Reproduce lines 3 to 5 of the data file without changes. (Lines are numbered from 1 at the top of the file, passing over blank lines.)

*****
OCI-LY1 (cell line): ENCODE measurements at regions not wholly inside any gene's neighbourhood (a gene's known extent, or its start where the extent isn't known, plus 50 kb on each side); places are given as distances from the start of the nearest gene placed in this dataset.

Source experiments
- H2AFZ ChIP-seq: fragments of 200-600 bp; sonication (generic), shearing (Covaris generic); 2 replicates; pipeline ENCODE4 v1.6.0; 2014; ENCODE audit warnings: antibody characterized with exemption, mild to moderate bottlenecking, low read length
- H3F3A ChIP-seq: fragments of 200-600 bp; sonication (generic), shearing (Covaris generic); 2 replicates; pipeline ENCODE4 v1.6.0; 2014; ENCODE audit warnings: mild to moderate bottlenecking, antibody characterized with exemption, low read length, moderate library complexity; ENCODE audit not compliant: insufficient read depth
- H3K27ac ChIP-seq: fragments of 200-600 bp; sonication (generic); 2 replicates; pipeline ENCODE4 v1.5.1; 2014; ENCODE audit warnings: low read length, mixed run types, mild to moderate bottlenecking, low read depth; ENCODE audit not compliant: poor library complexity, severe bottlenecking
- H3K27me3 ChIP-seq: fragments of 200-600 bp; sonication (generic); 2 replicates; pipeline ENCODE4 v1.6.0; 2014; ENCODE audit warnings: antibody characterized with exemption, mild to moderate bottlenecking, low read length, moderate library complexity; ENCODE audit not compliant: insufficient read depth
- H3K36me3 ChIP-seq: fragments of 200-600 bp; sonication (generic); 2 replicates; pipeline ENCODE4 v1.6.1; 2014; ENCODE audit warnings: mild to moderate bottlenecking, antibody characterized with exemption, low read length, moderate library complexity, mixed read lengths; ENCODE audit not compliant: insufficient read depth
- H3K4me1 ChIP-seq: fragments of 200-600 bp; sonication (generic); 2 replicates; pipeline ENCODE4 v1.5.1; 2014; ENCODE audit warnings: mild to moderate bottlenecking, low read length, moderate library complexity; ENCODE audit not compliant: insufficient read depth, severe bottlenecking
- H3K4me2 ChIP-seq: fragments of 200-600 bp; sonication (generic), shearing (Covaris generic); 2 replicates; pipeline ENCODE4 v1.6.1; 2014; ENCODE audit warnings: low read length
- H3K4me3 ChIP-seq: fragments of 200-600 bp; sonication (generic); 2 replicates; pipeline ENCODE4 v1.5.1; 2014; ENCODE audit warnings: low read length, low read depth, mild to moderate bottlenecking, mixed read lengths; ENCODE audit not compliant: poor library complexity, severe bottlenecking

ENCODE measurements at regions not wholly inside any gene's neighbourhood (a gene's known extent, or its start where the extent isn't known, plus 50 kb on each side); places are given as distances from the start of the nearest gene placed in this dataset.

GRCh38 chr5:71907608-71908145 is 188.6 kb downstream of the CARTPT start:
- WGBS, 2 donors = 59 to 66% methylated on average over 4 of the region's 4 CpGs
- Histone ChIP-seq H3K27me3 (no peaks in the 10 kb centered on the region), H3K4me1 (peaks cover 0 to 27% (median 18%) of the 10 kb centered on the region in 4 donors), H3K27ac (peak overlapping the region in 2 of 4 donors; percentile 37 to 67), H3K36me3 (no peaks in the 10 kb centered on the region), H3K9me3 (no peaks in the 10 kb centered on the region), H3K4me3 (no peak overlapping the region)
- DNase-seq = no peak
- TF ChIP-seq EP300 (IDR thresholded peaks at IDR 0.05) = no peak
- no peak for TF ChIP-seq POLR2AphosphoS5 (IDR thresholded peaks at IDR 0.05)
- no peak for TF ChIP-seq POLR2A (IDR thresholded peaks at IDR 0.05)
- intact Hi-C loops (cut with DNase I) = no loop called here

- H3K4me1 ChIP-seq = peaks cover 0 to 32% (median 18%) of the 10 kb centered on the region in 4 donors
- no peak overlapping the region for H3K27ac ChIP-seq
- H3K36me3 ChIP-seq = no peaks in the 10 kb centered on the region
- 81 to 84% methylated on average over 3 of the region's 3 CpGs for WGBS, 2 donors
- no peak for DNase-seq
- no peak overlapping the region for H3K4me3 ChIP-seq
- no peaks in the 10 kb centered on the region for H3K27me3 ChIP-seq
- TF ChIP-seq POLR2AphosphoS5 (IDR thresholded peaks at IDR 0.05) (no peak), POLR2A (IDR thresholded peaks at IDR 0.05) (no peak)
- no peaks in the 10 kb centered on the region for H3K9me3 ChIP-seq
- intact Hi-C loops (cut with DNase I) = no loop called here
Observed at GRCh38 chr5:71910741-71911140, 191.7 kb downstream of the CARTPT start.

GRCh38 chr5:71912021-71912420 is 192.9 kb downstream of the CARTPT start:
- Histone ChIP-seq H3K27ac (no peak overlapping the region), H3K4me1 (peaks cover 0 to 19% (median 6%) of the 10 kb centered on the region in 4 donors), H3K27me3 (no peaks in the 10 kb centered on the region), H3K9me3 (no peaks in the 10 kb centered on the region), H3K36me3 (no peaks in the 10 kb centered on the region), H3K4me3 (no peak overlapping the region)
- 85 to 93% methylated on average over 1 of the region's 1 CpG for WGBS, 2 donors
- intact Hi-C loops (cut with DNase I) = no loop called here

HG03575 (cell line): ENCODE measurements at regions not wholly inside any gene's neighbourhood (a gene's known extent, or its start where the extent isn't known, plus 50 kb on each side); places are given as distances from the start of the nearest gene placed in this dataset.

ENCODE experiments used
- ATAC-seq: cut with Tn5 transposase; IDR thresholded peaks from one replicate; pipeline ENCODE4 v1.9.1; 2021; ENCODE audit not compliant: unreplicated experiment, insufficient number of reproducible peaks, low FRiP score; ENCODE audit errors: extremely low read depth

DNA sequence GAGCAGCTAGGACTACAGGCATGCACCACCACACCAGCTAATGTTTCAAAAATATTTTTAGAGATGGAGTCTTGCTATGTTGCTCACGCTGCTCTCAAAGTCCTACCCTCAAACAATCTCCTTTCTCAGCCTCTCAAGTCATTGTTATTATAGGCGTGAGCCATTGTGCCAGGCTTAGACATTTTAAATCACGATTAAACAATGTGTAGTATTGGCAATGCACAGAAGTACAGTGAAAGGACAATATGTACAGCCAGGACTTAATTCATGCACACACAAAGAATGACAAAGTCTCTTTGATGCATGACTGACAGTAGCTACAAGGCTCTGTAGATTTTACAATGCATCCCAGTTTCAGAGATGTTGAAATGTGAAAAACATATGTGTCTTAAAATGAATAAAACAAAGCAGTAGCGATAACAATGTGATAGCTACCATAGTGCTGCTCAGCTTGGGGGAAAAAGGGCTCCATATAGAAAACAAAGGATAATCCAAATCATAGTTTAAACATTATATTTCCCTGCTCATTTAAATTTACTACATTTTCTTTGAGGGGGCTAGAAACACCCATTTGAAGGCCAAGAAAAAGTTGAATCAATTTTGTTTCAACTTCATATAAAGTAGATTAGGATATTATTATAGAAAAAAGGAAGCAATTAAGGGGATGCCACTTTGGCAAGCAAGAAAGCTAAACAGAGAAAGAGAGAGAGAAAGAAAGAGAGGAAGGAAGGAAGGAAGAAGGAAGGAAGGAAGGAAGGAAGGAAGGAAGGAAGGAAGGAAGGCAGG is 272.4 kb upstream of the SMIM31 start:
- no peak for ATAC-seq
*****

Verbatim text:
- H2AFZ ChIP-seq: fragments of 200-600 bp; sonication (generic), shearing (Covaris generic); 2 replicates; pipeline ENCODE4 v1.6.0; 2014; ENCODE audit warnings: antibody characterized with exemption, mild to moderate bottlenecking, low read length
- H3F3A ChIP-seq: fragments of 200-600 bp; sonication (generic), shearing (Covaris generic); 2 replicates; pipeline ENCODE4 v1.6.0; 2014; ENCODE audit warnings: mild to moderate bottlenecking, antibody characterized with exemption, low read length, moderate library complexity; ENCODE audit not compliant: insufficient read depth
- H3K27ac ChIP-seq: fragments of 200-600 bp; sonication (generic); 2 replicates; pipeline ENCODE4 v1.5.1; 2014; ENCODE audit warnings: low read length, mixed run types, mild to moderate bottlenecking, low read depth; ENCODE audit not compliant: poor library complexity, severe bottlenecking